Erasmus Darwin: Perbedaan revisi

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[[File:Darwin cutout.gif|thumb|upright|Stone-cast bust of Erasmus Darwin, by [[W. J. Coffee]], c. 1795]]
Born at [[Elston]] Hall, [[Nottinghamshire]] near [[Newark-on-Trent]], [[England]], the youngest of seven children of [[Robert Darwin of Elston]] (12 August 1682&ndash;201682–20 November 1754), a lawyer, and his wife Elizabeth Hill (1702&ndash;17971702–1797). The name [[Erasmus (disambiguation)|Erasmus]] had been used by a number of his family and derives from his ancestor [[Erasmus Earle]], Common Sergent of England under [[Oliver Cromwell]].<ref>Burke's ''Landed Gentry'', Darwin ''formerly of'' Downe, 1966</ref> His siblings were:
*[[Robert Waring Darwin of Elston|Robert Darwin]] (17 October 1724&ndash;41724–4 November 1816)
*Elizabeth Darwin (15 September 1725&ndash;81725–8 April 1800)
*William Alvey Darwin (3 October 1726&ndash;71726–7 October 1783)
*Anne Darwin (12 November 1727&ndash;31727–3 August 1813)
*Susannah Darwin (10 April 1729&ndash;291729–29 September 1789)
*John Darwin, rector of Elston (28 September 1730&ndash;241730–24 May 1805)
He was educated at [[Chesterfield]] Grammar School, then later at [[St John's College, Cambridge|St John's College]], [[University of Cambridge|Cambridge]].<ref>{{Venn|id=DRWN750E|name=Darwin, Erasmus}}</ref> He obtained his medical education at the [[University of Edinburgh Medical School]]. Whether Darwin ever obtained the formal degree of [[Doctor of Medicine|MD]] is not known.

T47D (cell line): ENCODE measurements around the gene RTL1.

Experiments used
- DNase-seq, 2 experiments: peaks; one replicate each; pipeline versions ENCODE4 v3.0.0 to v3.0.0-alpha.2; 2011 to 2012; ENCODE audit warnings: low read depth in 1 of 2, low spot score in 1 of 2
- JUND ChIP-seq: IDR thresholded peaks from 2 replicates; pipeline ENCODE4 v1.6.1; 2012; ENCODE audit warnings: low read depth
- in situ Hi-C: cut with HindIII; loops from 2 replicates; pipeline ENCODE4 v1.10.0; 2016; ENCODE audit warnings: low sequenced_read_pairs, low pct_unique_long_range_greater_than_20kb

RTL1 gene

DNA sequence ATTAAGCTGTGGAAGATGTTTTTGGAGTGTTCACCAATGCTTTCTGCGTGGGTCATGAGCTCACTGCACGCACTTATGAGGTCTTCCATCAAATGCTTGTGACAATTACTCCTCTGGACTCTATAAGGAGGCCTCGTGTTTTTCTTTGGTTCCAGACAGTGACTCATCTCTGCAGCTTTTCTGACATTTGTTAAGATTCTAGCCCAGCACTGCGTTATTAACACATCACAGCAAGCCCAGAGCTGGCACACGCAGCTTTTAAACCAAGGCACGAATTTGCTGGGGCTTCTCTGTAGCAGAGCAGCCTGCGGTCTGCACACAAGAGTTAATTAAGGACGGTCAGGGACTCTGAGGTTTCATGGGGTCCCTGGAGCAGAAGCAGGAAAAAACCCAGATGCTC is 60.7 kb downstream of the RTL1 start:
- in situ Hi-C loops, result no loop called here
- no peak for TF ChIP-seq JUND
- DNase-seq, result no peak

[[File:Erasmus Darwin - Joseph Wright - 1770.jpg|thumb|Darwin in 1770]]Darwin married twice and had 14 children, including two illegitimate daughters by an employee, and, possibly, at least one further illegitimate daughter.
In 1757, he married Mary (Polly) Howard (1740&ndash;17701740–1770). They had four sons and one daughter, two of whom (a son and a daughter) died in infancy:
* [[Charles Darwin (1758-1778)]]
* Erasmus Darwin II (1759&ndash;17991759–1799)
* Elizabeth Darwin (1763, survived 4 months)
* [[Robert Waring Darwin]] (1766&ndash;18481766–1848), father of the naturalist Charles Darwin
* William Alvey Darwin (1767, survived 19 days)
The first Mrs. Darwin died in 1770. A [[governess]], Mary Parker, was hired to look after Robert. By late 1771, employer and employee had become intimately involved and together they had two illegitimate daughters:
* Susanna Parker (1772&ndash;18561772–1856)
* Mary Parker Jr (1774&ndash;18591774–1859)
Susanna and Mary Jr later established a [[boarding school]] for girls. In 1782, Mary Sr (the governess) married Joseph Day (1745&ndash;18111745–1811), a Birmingham merchant, and moved away.
Darwin may have fathered another child, this time with a married woman. A Lucy Swift gave birth in 1771 to a baby, also named Lucy, who was christened a daughter of her mother and William Swift, but there is reason to believe the father was really Darwin.<ref>[ Lucy Hardcastle, 1771-c1835]</ref> Lucy Jr. married John Hardcastle in [[Derby]] in 1792 and their daughter, Mary, married [[Francis Boott]], the physician.
In 1775, Darwin met Elizabeth Pole, daughter of [[Charles Colyear, 2nd Earl of Portmore]], and wife of Colonel [[Edward Pole]] (1718&ndash;17801718–1780); but as she was married, Darwin could only make his feelings known for her through poetry. When Edward Pole died, Darwin married Elizabeth and moved to her home, [[Radbourne Hall]], four miles (6&nbsp;km) west of Derby. The hall and village are these days known as [[Radbourne]]. In 1782, they moved to Full Street, Derby. They had four sons, one of whom died in infancy, and three daughters: